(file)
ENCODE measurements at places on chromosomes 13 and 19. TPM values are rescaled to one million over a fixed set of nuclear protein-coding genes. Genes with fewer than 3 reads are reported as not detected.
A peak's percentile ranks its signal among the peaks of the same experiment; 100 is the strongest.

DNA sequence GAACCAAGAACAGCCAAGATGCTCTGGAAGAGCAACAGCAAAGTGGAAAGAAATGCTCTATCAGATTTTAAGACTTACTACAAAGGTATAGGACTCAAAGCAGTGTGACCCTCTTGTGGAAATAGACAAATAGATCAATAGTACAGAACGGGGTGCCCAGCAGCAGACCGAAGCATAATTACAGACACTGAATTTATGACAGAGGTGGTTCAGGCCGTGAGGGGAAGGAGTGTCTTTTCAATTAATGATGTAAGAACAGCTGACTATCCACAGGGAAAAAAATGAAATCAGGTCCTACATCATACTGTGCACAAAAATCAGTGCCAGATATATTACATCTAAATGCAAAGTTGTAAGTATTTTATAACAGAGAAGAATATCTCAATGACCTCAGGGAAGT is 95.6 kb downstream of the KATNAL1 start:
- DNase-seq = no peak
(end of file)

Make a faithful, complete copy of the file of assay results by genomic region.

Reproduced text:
ENCODE measurements at places on chromosomes 13 and 19. TPM values are rescaled to one million over a fixed set of nuclear protein-coding genes. Genes with fewer than 3 reads are reported as not detected.
A peak's percentile ranks its signal among the peaks of the same experiment; 100 is the strongest.

DNA sequence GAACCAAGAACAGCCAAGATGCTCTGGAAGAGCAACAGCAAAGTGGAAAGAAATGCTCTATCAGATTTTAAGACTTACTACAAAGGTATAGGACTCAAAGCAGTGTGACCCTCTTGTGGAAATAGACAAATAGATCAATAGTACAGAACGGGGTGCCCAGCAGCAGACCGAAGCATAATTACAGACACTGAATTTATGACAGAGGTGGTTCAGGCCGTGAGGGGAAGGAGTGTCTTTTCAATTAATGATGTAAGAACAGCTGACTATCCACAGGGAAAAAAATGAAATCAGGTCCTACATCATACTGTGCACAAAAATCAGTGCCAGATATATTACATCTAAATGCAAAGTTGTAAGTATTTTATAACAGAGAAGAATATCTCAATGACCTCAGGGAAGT is 95.6 kb downstream of the KATNAL1 start:
- DNase-seq = no peak